Land conservation is the subject of two programs administered by state agencies and looking for interested parties.
Funding of up to $3 million per project is available to Ohio communities and other public entities along the Lake Erie watershed seeking to acquire land for preservation or recreation through the Coastal and Estuarine and Conservation Program (CELCP).
Sites within the program’s designated coastal management area – Lucas, Wood, Ottawa, Sandusky, Erie, Lorain, Cuyahoga, Lake, and Ashtabula counties – will be given the highest priority, said Sandra Kosek-Sills, coordinator of the Ohio Department of Natural Resources Office of Coastal Management, adding that projects focusing on “high-quality, ecological, conservation, recreational, historical, or aesthetic value” will be the top contenders.
The application deadline is Feb. 17 at 5 p.m.
Up to three projects from Ohio will be referred to the National Oceanic and Atmospheric Administration for ranking and final consideration.
Funding will be allocated in the 2010 federal fiscal year budget bill and will be available in March, 2010.
Ohio has been awarded more than $20 million for projects since the CELCP began in 2002.
Applicants must provide at least 50 percent of the total project cost as a match.
For information contact Ms. Kosek-Sills at (419) 626-7980.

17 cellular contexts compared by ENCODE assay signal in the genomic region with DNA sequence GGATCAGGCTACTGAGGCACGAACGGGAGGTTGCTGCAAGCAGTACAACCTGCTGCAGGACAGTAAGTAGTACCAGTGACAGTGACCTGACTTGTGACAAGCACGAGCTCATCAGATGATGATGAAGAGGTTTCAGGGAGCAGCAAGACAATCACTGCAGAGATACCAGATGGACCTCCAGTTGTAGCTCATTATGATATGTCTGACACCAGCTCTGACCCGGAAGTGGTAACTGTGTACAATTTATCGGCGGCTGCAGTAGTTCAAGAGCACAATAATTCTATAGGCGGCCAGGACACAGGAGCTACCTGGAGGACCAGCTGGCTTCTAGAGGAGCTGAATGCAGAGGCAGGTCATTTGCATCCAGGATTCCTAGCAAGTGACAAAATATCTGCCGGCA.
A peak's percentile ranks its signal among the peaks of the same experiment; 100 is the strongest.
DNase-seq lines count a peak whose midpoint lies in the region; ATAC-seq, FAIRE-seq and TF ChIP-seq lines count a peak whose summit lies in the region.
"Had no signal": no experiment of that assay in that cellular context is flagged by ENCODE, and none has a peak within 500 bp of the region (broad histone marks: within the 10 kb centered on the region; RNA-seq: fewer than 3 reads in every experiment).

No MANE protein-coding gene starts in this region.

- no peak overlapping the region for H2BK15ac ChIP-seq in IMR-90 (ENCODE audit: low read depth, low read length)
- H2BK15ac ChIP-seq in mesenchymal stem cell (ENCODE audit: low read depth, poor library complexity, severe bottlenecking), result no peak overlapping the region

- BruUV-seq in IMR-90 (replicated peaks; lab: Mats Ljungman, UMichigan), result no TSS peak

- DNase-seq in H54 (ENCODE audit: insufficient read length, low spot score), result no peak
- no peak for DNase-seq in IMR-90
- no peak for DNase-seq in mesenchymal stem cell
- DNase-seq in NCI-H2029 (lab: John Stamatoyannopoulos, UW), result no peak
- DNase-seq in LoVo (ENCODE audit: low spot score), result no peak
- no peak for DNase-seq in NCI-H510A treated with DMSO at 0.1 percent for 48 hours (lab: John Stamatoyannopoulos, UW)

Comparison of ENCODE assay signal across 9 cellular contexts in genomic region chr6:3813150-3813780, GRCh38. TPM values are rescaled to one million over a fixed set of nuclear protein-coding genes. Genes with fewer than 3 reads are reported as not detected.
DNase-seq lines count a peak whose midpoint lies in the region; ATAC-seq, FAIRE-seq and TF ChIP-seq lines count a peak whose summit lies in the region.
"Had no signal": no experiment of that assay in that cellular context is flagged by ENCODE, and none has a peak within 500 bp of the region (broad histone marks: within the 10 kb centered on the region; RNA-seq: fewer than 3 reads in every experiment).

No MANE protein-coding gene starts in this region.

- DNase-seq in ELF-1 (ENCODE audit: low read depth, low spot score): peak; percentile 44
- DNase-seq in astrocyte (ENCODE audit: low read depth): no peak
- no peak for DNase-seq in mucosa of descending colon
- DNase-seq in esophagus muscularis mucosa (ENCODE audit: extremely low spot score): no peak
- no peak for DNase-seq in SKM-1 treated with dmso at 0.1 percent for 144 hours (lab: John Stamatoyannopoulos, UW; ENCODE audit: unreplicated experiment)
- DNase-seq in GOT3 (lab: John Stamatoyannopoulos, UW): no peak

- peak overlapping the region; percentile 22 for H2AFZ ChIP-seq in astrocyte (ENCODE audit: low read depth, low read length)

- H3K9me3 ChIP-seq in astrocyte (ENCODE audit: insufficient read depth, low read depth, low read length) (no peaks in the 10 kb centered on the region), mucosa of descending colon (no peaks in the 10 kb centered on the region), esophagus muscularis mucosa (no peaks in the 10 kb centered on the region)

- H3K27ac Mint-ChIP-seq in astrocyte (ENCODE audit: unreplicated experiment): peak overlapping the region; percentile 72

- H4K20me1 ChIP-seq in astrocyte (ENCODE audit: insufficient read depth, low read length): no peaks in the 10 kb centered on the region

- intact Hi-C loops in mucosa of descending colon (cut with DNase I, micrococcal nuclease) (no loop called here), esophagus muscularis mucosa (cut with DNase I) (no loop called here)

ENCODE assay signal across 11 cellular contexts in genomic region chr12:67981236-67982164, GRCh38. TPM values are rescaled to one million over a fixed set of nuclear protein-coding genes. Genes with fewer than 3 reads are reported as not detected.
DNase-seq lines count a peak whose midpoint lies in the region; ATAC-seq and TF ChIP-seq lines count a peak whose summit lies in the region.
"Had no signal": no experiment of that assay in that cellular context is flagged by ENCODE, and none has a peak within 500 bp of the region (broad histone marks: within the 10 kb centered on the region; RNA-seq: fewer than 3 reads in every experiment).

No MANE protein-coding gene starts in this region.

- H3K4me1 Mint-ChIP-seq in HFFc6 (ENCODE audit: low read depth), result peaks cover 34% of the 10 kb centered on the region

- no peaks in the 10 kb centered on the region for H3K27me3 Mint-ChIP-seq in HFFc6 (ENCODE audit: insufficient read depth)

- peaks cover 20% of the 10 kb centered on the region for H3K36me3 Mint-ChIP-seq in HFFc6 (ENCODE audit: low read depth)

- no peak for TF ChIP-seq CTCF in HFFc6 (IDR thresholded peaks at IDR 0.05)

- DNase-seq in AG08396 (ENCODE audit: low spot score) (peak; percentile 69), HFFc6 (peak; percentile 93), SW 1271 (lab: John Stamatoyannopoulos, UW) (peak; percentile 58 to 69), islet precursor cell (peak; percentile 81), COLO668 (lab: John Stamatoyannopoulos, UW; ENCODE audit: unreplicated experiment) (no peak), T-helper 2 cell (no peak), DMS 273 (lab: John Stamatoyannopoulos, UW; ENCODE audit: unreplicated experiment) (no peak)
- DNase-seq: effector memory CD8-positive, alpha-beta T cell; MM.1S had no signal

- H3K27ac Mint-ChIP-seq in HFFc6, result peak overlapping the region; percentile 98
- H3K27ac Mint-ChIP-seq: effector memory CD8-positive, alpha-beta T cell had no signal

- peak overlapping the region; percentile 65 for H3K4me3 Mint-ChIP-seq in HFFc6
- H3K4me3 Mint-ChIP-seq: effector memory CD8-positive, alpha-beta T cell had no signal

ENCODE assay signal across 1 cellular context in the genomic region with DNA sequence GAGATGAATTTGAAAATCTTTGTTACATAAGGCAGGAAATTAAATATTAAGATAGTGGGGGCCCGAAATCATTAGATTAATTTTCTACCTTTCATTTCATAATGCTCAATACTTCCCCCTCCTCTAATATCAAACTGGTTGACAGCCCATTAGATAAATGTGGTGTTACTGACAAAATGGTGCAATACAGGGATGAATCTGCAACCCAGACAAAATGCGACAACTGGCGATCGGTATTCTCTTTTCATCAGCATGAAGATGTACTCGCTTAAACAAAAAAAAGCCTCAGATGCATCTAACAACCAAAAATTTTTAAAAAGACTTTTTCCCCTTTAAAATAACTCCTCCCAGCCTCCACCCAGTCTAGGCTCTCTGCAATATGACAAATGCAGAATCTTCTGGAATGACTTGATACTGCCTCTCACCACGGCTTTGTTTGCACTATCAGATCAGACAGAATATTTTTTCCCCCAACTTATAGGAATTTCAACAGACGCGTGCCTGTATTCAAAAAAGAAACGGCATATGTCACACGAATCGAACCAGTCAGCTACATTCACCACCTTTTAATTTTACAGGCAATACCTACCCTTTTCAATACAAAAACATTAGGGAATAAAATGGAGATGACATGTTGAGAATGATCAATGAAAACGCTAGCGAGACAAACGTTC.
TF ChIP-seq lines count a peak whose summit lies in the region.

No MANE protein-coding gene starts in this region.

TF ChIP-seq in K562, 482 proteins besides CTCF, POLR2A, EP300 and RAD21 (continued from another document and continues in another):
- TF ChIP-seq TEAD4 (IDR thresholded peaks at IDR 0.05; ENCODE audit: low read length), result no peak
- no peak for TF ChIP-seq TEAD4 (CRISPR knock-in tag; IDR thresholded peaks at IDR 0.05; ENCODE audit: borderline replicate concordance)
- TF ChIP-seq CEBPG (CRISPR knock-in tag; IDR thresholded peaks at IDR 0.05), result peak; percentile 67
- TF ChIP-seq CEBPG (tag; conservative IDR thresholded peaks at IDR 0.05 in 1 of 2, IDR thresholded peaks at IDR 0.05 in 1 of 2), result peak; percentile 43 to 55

Nationwide, the program has protected more than 35,000 acres of land through funded projects.
Farther inland, the Black Swamp Conservancy will host an informational meeting about farmland preservation Feb. 3 at 5:30 p.m.
The meeting, open to anyone who owns farmland in Northwest Ohio, will be held at the W.W. Knight Preserve, 29530 White Rd., Perrysburg.
Representatives from the Ohio Department of Agriculture’s Office of Farmland Preservation will present information about the Agricultural Easement Purchase Program, which provides funding for landowners who agree to limit the use of their farmland to agricultural purposes.
Under the program, the owner sells his or her development rights through a legal document known as an agricultural conservation easement, a three-party voluntary agreement between the owner, agriculture department, and a sponsor for the owner. The agreement requires the current owner and future owners to use the land for farming in perpetuity.
Owners can apply for AEPP funding only through a sponsor such as a local government or conservation district or conservancy.
A farmland owner who has been through the process will answer questions at the meeting and Kevin Joyce, the conservancy’s executive director, will provide information on the federal income tax incentives associated with the easement donations.
The Black Swamp Conservancy has sponsored 33 successful applications of farms in Fulton, Lucas, Sandusky, Seneca, and Wood counties.
For information call the conservancy at (419) 872-5263.